Rare Treatment Sparks Alzheimer’s Disease Transmission
In rare cases, cadaver-derived human growth hormone (c-hGH) treatment transferred toxic proteins, causing early Alzheimer’s disease transmission. Doctors gave growth-impaired youngsters c-hGH from deceased pituitary glands for 25 years starting in the late 1950s.
Recently, researchers investigated brain tissue samples from c-hGH recipients who died of Creutzfeldt-Jakob disease. These samples showed abnormal amyloid protein buildup, indicating Alzheimer’s.
Mice Affected, Humans at Risk – Link Between Cadaver-Derived Human Growth Hormone and Alzheimer’s Disease Transmission
In a second investigation, c-hGH-tainted mice developed Alzheimer’s. Eight individuals aged 38–55 who had received c-hGH treatment as children were investigated. Five patients had early-onset dementia without Creutzfeldt-Jakob disease. These individuals were diagnosed with Alzheimer’s and did not have a genetic predisposition.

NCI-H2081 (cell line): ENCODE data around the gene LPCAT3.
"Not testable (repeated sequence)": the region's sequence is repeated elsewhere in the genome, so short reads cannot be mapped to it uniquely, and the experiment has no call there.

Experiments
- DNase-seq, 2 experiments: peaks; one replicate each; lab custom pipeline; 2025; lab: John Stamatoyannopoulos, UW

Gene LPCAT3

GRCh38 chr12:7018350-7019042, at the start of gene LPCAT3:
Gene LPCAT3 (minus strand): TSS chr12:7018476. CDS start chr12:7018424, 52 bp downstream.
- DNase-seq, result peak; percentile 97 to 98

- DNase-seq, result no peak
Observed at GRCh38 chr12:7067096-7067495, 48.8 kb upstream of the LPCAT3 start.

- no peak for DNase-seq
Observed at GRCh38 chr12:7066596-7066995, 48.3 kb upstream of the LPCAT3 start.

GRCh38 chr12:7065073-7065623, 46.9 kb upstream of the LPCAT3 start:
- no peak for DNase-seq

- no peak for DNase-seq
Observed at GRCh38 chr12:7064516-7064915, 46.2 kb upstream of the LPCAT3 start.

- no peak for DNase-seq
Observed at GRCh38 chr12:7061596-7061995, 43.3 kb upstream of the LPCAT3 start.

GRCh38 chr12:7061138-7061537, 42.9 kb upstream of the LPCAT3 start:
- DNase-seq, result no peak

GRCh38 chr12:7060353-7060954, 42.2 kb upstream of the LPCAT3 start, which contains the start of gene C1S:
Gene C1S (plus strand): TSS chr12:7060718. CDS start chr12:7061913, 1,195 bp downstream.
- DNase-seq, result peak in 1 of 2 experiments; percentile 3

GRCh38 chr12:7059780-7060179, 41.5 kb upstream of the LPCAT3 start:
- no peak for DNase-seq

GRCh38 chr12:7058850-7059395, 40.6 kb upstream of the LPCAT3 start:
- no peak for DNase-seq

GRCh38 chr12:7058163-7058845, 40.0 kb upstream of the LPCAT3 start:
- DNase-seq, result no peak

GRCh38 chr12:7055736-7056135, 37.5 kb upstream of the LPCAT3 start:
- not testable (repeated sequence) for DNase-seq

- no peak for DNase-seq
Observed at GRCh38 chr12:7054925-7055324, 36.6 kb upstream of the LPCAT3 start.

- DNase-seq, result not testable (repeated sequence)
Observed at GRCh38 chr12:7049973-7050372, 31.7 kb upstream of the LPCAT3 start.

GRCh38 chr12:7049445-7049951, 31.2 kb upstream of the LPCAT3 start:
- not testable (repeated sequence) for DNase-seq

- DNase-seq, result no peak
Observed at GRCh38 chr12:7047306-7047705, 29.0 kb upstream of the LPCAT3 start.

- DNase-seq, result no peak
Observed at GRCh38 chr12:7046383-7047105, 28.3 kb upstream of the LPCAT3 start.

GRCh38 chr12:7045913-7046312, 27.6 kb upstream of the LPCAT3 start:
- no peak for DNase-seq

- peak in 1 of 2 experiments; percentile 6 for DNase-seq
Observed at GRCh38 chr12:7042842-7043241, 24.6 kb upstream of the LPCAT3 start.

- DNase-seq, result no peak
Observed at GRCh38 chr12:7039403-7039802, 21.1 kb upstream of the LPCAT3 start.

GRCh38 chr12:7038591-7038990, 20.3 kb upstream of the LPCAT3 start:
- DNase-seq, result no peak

The University of Manchester’s Andrew Doig recommends against drawing broad implications from the study’s eight unusual examples, despite its comprehensive and cautious character. The study suggests a relationship between human growth hormone therapies and Alzheimer’s disease transmission, raising issues about mid-20th-century medical practices.